Police and paramedics see spike in overdoses in Saskatoon over the past few months
Police administer naloxone, an aid to block the effects of an overdose, 3 times in 4-hour span this week
Paramedics and police in Saskatoon are using naloxone, an aid to block the effects of an opioid overdose, many times more frequently in the last few months than they did last year.
In the most recent example, police administered the drug to three separate people in a four-hour span on late Monday night and early Tuesday morning. In all three cases, the two men and one woman were not breathing and had no pulse.
"These three calls highlight the difficult work our members do in a community that is, like many others, dealing with addictions and mental health issues," said Saskatoon Police Chief Troy Cooper in a news release.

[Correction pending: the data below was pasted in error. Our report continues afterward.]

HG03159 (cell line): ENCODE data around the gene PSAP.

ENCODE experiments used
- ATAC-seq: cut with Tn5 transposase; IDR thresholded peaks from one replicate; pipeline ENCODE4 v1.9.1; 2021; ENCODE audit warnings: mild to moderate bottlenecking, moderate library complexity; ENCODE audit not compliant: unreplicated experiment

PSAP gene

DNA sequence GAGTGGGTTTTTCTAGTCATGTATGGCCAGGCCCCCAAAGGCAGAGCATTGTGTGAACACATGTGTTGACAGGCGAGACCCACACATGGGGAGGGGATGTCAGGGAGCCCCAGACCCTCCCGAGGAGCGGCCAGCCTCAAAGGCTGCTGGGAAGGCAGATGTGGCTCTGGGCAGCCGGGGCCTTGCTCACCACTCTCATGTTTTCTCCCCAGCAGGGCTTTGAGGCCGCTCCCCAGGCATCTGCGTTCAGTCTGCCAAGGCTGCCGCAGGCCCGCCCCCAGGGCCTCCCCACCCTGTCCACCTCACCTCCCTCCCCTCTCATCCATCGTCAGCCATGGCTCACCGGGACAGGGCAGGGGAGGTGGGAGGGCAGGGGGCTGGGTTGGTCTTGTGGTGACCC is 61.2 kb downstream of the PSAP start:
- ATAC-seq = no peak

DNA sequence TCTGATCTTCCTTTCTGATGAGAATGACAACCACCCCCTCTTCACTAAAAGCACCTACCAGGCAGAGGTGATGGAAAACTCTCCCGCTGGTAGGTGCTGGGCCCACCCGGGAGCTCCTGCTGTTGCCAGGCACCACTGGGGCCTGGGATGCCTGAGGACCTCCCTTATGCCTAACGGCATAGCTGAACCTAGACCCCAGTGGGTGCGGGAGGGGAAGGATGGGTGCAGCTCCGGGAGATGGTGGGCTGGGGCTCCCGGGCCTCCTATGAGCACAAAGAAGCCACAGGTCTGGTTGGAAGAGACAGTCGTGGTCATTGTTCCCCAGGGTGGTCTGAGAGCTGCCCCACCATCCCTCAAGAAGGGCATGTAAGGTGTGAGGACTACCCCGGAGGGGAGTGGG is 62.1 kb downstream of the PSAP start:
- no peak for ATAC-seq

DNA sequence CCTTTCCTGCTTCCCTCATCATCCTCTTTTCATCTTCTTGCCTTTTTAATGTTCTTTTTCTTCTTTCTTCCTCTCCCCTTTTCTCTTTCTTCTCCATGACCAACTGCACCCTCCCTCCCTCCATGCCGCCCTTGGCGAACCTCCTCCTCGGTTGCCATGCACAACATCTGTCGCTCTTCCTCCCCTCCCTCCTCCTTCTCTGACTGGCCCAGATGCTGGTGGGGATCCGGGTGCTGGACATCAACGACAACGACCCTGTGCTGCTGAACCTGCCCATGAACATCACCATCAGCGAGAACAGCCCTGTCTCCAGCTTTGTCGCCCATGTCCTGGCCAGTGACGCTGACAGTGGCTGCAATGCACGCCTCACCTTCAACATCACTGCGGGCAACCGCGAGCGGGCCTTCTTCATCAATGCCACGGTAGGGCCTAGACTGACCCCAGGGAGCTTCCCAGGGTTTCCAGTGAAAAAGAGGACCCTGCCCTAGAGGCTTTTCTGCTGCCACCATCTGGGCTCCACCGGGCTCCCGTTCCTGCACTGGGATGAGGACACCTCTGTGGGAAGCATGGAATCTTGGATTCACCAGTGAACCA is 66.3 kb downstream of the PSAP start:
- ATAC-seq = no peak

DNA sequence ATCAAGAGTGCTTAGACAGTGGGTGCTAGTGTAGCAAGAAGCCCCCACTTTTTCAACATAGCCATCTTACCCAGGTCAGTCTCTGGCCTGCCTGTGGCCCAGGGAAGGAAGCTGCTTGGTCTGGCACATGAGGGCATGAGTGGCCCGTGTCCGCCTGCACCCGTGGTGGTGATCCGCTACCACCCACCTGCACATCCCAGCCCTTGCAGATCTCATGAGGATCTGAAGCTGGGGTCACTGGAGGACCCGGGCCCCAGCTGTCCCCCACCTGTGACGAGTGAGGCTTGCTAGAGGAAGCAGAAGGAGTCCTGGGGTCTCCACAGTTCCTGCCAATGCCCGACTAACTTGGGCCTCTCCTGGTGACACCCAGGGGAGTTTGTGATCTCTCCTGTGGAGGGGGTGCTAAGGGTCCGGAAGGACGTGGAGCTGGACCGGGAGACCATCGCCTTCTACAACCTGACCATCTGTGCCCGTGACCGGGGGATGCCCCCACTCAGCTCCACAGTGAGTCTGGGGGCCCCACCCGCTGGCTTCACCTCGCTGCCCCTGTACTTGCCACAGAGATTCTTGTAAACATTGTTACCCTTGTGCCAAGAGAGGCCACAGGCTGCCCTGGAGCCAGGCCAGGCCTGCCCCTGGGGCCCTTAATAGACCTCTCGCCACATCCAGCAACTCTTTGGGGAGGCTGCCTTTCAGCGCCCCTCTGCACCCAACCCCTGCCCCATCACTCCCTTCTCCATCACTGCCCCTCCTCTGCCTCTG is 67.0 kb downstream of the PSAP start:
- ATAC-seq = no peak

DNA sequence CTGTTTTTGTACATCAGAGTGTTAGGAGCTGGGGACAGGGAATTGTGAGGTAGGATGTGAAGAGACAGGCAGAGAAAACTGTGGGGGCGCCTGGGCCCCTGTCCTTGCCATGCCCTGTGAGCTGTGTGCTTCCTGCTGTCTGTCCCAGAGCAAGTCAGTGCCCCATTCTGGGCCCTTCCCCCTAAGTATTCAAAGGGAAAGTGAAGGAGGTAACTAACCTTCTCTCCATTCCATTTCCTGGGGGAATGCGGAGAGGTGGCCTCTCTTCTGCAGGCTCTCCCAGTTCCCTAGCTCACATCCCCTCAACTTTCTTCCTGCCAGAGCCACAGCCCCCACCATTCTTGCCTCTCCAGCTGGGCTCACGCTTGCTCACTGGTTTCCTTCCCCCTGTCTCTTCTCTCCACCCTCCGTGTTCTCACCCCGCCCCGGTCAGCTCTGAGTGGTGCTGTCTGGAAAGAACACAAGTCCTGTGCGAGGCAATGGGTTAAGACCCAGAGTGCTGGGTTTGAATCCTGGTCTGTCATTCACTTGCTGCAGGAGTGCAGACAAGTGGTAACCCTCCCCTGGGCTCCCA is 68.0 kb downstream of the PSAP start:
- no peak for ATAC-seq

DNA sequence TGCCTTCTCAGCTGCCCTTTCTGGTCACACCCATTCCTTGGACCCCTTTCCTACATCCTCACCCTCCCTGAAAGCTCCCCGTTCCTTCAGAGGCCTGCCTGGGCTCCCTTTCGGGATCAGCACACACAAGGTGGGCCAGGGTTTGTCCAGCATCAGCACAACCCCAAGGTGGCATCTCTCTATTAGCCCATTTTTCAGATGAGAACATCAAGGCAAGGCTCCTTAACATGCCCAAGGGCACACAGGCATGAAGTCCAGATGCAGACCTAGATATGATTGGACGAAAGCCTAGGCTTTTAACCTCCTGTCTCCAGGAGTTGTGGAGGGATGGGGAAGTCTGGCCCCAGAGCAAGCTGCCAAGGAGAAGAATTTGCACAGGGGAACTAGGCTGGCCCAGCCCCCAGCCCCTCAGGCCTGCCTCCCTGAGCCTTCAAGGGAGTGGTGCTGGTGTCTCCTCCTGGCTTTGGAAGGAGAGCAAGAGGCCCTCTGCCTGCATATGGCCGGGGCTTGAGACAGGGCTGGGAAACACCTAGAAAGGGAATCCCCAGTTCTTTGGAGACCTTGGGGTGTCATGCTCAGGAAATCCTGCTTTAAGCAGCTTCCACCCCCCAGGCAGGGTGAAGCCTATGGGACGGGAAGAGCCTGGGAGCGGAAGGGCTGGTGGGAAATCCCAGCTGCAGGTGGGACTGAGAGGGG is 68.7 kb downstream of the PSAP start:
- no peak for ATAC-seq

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Police have used the drug 10 times so far this year. They administered it 12 times in all of 2019.
Paramedics are also bringing people back from death's door.
Troy Davies with Medavie Health Services West said that first responders used the drug on overdose victims 41 times in May, compared with 11 times in the same month last year.
In June, that number went to 49, from 13 last year.
They've already used it 11 times in the first week of July. Last year, it was administered nine times through the whole month.
AIDS Saskatoon is working to get a supervised injection site up and running in the city, despite the province balking at providing any money to run it. The group's executive director, Jason Mercredi, says it plans to go ahead on its own.
On Wednesday, he said that an announcement on when and where the site will be located and opening is expected in the next two weeks.